Flash hot going into tourney
It appears that Saint Francis is playing its best basketball of the season with a five-game winning streak, but coach Rob Krimmel actually had a different take on that.
“I hope we’re not,” he said. “I hope our best is still to come.
“With winning the last five and guys individually performing well and the team coming into the gym having really good practices, I’m pleased with where we are.”
Tonight, the Red Flash will be at home for a first-round Northeast Conference Tournament game against Fairleigh Dickinson at DeGol Arena. Saint Francis is the No. 3 seed and will host the sixth-seeded Knights, whom they beat in both regular-season meetings (74-60 at home and 90-82 on the road six days ago).
There are no bubbles at this level of Division I basketball. No trying to improve NCAA Tournament seeding with good wins.
No, it all comes down to three games for teams such as Saint Francis and its NEC brethren. No matter what’s happened throughout the course of the season — good or bad — the three games in the conference tournament determine these teams’ NCAA fate and place in history.
That doesn’t mean the Flash’s 29 games up to this point have been meaningless. It’s just that the next three games are the ones these players dream of and, by far, matter most.
Krimmel, who has spent his entire adult life at Saint Francis as a player and then coach, fully understands how important it is to set everything up to be ready for these games, on this stage.
“It’s one of the challenges coaching at this level because so many kids, me included, you grow up dreaming of playing in the NCAA Tournament and being one of the 64 or 68 teams that make it to the Big Dance,” Krimmel said. “If all you do is hang your hat on that one goal, I think you would deal with a lot of disappointment.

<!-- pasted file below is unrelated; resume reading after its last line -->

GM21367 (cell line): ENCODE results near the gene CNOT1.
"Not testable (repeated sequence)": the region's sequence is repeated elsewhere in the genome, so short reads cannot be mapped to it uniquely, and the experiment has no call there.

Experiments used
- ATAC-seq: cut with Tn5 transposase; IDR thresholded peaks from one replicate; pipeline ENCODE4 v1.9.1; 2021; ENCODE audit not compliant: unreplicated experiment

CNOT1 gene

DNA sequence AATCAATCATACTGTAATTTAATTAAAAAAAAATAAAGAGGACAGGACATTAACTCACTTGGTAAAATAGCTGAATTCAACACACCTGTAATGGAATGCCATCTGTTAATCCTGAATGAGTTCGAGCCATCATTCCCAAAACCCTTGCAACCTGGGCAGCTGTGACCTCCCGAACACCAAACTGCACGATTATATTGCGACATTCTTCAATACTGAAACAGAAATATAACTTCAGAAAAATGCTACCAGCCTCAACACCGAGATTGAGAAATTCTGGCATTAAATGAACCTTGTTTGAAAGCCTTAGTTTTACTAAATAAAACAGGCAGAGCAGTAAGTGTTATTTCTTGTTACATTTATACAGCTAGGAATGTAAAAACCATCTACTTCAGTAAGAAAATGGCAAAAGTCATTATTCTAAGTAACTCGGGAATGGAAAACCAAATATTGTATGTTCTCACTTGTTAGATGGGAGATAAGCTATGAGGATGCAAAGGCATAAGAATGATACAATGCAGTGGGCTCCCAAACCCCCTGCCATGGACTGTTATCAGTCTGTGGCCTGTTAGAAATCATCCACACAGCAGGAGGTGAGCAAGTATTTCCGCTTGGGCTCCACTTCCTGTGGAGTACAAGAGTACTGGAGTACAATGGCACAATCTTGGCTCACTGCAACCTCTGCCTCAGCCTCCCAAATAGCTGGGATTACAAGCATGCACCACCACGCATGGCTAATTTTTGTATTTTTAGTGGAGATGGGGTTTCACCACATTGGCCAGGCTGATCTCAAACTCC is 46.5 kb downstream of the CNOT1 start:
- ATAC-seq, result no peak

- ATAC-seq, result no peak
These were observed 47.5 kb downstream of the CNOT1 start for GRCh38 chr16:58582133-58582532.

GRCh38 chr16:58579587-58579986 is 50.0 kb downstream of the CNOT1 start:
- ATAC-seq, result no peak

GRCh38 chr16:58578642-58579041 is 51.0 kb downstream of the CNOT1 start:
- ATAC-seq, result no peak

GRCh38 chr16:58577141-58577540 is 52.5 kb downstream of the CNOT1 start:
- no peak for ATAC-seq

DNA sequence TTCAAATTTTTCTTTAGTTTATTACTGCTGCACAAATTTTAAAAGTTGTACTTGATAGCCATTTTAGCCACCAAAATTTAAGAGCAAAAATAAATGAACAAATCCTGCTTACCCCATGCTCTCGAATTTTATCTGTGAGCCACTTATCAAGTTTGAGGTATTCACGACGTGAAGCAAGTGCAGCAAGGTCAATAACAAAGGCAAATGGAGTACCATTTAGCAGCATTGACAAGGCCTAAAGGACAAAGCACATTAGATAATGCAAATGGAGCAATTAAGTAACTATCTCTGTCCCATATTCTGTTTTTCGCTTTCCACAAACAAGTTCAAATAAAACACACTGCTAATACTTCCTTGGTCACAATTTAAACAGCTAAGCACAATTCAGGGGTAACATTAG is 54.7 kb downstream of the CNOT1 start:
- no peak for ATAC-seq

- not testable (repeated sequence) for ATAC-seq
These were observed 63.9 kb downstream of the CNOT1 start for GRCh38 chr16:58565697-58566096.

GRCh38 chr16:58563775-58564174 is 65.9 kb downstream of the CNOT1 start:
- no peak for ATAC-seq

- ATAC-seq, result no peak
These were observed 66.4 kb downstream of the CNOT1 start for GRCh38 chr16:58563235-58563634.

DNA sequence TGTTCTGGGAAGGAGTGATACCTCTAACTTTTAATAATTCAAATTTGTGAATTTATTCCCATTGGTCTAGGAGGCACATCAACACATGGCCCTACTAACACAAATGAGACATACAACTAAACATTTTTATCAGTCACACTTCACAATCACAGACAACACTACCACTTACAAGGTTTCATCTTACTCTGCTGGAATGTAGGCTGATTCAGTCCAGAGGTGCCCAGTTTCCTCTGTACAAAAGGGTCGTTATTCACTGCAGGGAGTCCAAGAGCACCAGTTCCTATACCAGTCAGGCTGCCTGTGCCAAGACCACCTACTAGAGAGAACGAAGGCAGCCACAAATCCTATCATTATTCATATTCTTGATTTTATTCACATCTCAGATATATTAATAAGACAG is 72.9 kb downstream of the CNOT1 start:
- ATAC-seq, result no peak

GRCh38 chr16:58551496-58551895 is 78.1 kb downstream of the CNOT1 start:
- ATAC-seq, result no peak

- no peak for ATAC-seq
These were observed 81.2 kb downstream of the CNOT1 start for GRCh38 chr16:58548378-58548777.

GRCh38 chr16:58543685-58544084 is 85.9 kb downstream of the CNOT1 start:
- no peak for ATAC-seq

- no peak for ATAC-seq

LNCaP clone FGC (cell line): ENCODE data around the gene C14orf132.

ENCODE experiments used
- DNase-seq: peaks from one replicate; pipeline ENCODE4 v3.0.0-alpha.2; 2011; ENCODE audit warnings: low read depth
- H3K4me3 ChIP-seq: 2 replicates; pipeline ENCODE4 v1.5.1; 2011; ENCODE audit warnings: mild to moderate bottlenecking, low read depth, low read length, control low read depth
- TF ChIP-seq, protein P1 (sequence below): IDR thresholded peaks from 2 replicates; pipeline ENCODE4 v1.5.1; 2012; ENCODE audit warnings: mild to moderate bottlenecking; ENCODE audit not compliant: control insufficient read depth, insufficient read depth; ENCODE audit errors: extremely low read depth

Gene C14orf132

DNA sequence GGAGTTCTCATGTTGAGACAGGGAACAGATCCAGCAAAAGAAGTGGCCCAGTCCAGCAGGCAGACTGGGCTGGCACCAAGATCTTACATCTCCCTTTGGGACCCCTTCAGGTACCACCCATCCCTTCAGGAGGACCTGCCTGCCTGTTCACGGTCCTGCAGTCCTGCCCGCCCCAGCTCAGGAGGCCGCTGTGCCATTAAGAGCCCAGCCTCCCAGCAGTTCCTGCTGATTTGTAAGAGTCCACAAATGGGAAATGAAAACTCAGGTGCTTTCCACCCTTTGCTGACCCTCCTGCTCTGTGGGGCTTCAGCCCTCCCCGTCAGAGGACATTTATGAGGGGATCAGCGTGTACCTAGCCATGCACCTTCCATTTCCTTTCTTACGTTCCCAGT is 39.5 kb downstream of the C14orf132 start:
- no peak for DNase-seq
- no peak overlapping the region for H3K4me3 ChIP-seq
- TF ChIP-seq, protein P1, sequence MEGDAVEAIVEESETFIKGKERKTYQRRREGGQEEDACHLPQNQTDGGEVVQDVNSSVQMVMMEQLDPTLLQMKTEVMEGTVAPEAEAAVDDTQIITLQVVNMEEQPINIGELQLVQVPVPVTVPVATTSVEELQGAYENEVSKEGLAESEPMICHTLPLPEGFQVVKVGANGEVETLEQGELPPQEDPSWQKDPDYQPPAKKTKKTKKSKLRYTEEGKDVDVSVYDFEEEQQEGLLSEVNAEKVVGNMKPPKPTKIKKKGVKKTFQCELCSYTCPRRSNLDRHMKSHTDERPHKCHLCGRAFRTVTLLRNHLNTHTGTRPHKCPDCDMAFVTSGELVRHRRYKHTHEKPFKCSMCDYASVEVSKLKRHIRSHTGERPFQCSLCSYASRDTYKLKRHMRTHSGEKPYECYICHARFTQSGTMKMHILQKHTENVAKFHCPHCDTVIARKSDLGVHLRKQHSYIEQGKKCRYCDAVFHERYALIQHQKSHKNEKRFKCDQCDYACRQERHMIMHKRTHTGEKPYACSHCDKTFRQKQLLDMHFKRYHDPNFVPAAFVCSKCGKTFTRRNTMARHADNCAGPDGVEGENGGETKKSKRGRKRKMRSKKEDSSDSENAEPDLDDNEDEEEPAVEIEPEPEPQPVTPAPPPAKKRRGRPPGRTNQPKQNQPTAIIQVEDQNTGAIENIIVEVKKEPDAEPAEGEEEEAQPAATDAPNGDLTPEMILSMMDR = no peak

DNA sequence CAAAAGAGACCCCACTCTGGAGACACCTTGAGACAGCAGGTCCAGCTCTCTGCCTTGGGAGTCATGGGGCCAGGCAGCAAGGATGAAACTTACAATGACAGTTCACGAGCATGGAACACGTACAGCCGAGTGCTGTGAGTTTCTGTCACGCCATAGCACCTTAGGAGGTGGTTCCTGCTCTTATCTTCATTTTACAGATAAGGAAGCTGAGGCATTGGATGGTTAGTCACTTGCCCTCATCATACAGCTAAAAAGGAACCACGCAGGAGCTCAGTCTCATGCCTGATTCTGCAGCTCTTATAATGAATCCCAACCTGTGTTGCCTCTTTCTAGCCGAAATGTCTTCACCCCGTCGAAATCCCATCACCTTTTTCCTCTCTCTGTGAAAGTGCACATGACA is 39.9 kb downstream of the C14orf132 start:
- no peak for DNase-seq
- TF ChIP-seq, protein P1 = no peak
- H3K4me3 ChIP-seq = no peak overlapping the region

“One of the things we’ve tried to get our guys to understand is that’s a performance goal, that’s an outcome goal. That’s something that we start the season, everybody puts on the uniform to work for a championship. We try to get these guys to embrace just getting a little bit better step by step.”
Saint Francis brings a talented team led by standouts Keith Braxton and Jamaal King into the tournament. Both were named first-team all-NEC on Tuesday, the first time in program history for the Flash to have two players on the NEC’s first team.
King leads the team in scoring at 18.3 points per game, can get his shot from anywhere on the court and is a good 3-point shooter. Braxton (17.1 points, 9.7 rebounds) is a do-everything kind of player who had a triple-double — the first recorded one in program history — during the Flash’s home win over FDU this season.
“Jamaal has really emerged as the heart of this team,” Krimmel said. “He’s such a competitive kid.
“(Keith has) done as good of a job as anybody handling expectations throughout the course of the year. He went through a stretch there where he struggled a little bit, but it didn’t faze him. He continued to work and had a tremendous attitude through it all. He’s a kid that can impact the game on both ends.”
Krimmel said both players “aren’t afraid of the moment,” and that has been apparent as King and Braxton are always in the middle of the action late in tight games.
Those guys make up the Flash’s “big two,” but the team actually has a “big three” that includes sharpshooting guard Andre Woolford (14.1 points). He was named the NEC’s Most Improved Player on Tuesday, stepping into a major role and thriving after starting guard Isaiah Blackmon was lost to a season-ending knee injury.
“He went from four points per game to 14 points per game and was third in the country in 3-point shooting (49.5 percent),” Krimmel said of Wolford.
While King, Braxton and Wolford will have to carry the bulk of the load for the Flash if they’re going to win three games and reach the NCAA Tournament, the role players will have to come up big, as well.
“As good as those three guys are and as good as they’ve been all year, a lot of times these tournament games come down to some other guys and can we get one or two players to step up and play a little above what they’ve been playing,” Krimmel said.